Obscurity: If the world is made by an omnipotent, omniscient God, then it is highly likely that if evil is permitted, most of the goods for the sake of which it is permitted will be obscure to humans (p. 4)

This is to be contrasted with a morally transparent universe, which is one in which evil-justifying goods are easily discoverable by beings like us. This is encapsulated in something Dougherty calls the Transparency thesis (he actually calls it the Strong Transparency thesis but he never formulates a weak version so I’ve dropped that qualification):

Transparency: If the world is made by an omnipotent, omniscient God, then it is highly likely that if evil is permitted, the goods for the sake of which it is permitted will usually be transparent to humans.

The key question for Wykstra then becomes: if theism is true, which thesis is more likely? Obscurity or Transparency? Wykstra, unsurprisingly, favours obscurity (though he doesn’t name it as such). And he supports this by way of an extended version of the parent analogy.

The extended version argues that, “given what we actually know about our cognitive limitations” (the wording is Wykstra’s and is significant) it is highly unlikely that God-purposed goods would be transparent to us. This can be seen if we consider the analogous case of parent-purposed goods. According to Wykstra, the transparency of parent-purposed goods to a child depends on the intelligence, ability and goodness of the parent. As those three qualities go up, the more likely it is that the parent will carefully plan for the child’s welfare in the distant future (e.g. post-college and so forth). But, again according to Wykstra, the more the parent-purposed goods lie in the distant future of the child, the less likely it is that they will be transparent to the child.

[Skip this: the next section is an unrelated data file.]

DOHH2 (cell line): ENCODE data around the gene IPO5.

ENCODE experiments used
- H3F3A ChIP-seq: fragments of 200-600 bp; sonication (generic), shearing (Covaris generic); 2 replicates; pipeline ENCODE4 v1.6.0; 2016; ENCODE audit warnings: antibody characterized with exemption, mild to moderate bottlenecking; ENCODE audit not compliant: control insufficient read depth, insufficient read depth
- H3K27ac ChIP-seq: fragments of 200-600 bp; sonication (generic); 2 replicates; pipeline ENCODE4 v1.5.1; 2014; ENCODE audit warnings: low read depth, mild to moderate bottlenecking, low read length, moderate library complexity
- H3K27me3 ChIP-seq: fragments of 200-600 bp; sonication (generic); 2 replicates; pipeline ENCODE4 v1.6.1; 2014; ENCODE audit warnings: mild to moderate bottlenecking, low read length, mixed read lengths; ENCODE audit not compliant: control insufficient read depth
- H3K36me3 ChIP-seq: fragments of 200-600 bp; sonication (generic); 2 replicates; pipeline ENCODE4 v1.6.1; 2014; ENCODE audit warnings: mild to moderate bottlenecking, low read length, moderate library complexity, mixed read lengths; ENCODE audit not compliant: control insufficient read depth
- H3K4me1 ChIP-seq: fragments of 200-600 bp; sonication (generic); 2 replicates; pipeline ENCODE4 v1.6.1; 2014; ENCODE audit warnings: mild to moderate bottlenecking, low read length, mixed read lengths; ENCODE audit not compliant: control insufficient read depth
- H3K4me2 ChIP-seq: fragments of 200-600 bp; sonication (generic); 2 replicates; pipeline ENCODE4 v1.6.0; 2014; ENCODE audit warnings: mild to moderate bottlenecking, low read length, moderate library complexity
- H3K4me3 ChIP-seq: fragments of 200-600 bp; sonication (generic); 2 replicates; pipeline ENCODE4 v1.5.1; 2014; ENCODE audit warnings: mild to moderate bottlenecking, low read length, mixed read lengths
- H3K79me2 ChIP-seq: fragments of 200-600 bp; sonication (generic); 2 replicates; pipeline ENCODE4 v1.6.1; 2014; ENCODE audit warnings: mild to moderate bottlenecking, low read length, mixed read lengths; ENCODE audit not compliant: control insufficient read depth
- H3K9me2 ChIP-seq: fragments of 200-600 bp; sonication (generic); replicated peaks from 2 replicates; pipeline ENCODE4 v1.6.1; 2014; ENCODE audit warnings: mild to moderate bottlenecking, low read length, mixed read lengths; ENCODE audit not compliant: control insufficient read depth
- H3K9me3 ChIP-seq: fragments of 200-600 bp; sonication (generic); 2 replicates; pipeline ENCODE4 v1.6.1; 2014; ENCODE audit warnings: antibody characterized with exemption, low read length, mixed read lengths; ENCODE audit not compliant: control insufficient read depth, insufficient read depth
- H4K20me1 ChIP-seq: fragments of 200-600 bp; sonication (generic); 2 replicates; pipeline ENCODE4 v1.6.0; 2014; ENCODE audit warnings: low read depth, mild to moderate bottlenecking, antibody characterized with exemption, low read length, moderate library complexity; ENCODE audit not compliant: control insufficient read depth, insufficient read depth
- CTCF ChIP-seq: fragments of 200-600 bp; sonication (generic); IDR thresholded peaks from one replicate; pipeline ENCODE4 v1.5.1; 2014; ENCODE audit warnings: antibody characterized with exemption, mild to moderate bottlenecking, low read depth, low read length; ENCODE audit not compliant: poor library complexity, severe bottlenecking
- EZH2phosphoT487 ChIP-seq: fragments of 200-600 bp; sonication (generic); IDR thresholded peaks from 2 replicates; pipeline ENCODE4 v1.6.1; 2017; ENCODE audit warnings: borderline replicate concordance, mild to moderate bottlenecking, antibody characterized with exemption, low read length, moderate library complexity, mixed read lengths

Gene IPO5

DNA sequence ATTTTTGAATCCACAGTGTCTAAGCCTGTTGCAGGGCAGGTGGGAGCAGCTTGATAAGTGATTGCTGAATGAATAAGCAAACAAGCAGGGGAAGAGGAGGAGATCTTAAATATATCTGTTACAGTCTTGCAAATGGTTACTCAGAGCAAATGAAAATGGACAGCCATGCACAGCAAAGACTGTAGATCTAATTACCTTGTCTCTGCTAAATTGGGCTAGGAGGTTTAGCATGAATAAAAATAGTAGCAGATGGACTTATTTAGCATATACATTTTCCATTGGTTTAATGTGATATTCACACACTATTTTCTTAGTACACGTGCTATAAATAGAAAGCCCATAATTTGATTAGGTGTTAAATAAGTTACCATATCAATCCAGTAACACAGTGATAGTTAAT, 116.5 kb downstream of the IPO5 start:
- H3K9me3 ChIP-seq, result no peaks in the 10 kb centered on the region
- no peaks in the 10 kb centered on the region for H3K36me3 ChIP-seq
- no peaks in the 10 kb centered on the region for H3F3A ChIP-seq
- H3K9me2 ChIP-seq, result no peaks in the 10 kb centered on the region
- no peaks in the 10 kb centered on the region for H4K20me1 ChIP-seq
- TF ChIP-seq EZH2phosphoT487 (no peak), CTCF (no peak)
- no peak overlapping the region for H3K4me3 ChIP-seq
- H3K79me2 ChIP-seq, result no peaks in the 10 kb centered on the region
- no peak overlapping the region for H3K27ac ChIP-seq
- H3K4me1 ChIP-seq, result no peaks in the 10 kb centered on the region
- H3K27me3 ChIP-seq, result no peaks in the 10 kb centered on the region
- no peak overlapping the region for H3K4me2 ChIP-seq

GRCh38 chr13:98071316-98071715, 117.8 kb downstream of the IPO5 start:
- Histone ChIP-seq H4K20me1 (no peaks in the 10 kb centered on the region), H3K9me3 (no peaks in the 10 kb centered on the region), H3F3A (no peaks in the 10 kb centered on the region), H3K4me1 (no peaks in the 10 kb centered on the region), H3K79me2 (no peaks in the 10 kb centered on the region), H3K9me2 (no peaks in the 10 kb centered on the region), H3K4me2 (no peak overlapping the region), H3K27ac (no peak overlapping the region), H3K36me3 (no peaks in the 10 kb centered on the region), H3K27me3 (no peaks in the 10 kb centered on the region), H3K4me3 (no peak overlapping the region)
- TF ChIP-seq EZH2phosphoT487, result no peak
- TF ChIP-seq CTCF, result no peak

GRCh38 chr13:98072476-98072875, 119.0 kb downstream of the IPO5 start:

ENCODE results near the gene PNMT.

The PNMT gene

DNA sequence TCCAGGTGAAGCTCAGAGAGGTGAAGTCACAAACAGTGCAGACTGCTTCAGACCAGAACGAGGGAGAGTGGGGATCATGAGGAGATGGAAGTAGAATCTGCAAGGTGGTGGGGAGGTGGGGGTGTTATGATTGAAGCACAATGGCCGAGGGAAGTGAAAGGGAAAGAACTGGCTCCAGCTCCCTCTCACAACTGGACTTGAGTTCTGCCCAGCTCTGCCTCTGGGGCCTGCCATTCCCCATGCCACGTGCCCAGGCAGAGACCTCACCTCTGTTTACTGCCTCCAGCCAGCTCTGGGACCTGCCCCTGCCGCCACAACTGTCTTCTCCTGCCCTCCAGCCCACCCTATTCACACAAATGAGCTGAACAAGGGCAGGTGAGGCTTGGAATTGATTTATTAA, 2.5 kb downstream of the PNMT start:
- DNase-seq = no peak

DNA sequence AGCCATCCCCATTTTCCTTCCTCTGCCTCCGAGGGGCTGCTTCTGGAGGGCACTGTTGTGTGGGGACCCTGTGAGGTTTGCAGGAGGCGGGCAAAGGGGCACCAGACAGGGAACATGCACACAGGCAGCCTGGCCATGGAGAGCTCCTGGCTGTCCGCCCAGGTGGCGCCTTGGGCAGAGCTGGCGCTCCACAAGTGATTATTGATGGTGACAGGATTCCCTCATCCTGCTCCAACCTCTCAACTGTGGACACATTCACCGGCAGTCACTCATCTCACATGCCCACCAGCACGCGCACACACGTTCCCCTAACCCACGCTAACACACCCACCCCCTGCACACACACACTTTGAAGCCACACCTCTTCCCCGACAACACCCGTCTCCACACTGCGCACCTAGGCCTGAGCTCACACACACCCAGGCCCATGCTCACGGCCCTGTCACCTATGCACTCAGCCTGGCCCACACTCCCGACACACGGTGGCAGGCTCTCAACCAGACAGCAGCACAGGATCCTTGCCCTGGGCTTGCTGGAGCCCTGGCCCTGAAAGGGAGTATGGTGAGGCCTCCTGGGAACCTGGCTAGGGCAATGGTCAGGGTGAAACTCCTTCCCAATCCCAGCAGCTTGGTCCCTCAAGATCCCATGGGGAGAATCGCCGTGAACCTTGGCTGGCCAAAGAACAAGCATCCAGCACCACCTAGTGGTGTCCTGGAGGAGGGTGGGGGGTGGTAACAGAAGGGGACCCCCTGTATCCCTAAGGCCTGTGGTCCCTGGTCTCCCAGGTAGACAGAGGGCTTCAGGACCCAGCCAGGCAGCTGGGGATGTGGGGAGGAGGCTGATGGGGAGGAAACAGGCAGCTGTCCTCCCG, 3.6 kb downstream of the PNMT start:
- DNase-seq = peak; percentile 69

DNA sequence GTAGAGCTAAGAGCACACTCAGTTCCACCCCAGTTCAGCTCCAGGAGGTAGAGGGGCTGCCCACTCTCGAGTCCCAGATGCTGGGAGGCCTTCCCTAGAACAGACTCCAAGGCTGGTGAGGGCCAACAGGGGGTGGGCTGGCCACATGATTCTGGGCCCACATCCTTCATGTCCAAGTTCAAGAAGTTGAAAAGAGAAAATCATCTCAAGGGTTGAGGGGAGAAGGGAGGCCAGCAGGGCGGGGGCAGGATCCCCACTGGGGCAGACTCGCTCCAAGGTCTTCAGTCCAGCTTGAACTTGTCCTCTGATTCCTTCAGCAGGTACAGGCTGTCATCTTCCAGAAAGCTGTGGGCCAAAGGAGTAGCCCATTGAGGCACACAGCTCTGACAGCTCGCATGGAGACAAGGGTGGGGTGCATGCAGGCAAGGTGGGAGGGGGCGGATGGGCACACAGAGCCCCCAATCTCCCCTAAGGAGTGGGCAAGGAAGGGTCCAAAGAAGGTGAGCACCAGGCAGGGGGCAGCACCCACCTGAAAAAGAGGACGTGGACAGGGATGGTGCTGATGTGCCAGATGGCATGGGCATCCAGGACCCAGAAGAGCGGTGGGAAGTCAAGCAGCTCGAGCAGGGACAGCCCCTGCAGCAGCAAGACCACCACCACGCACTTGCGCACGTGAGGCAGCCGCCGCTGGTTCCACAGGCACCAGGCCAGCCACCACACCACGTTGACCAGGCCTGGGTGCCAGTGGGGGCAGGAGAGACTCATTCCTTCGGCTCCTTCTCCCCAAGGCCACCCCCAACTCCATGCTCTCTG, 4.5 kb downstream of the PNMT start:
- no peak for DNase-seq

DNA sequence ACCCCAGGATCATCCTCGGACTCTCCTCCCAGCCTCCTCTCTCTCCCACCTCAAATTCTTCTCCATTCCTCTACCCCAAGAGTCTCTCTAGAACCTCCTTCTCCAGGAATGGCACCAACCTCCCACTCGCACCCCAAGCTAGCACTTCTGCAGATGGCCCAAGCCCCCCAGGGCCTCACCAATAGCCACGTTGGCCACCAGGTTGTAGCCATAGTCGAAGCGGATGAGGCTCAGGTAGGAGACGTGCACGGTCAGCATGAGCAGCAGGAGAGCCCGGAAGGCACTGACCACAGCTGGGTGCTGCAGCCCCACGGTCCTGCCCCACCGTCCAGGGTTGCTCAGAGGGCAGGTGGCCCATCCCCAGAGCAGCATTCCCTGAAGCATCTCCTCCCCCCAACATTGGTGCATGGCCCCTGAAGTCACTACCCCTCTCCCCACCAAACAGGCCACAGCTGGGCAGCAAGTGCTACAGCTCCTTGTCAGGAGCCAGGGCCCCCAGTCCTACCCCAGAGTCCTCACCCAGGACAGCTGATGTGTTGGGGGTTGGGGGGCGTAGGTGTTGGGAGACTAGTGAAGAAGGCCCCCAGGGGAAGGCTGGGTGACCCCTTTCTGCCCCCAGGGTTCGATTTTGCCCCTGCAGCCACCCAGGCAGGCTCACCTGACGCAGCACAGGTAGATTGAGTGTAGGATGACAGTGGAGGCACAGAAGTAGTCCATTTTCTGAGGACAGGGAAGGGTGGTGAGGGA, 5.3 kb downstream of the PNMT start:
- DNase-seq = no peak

This reasoning applies a fortiori to God since he has maximal quantities of intelligence, ability and goodness. His evil-justifying goods will probably be realised on a timescale that humans cannot appreciate and hence they are highly unlikely to be transparent. That gives us this rather complex argument in support of premise (3):


  • (12) If, assuming theism and given what we know about our cognitive limitations, the universe is more likely to be obscure than transparent, then CORNEA is not met in cases of gratuitous evil.
  • (13) The universe is more likely to be obscure on theism, given what we know about our cognitive limitations. 
  • (13.1) As a parent’s intelligence, ability and goodness increases, the more likely it is that the suffering-justifying goods for which they act lie in the distant future. 
  • (13.2) The more temporally distant are those suffering-justifying goods, the less transparent they will be to the child who is forced to suffer for their attainment.  
  • (13.3) The relationship between God and humanity is like that between a parent with high intelligence, ability and goodness, and a child (more so because God possesses maximal goodness, intelligence and ability).    

  • (3) Therefore, CORNEA is not met in cases of gratuitous evils.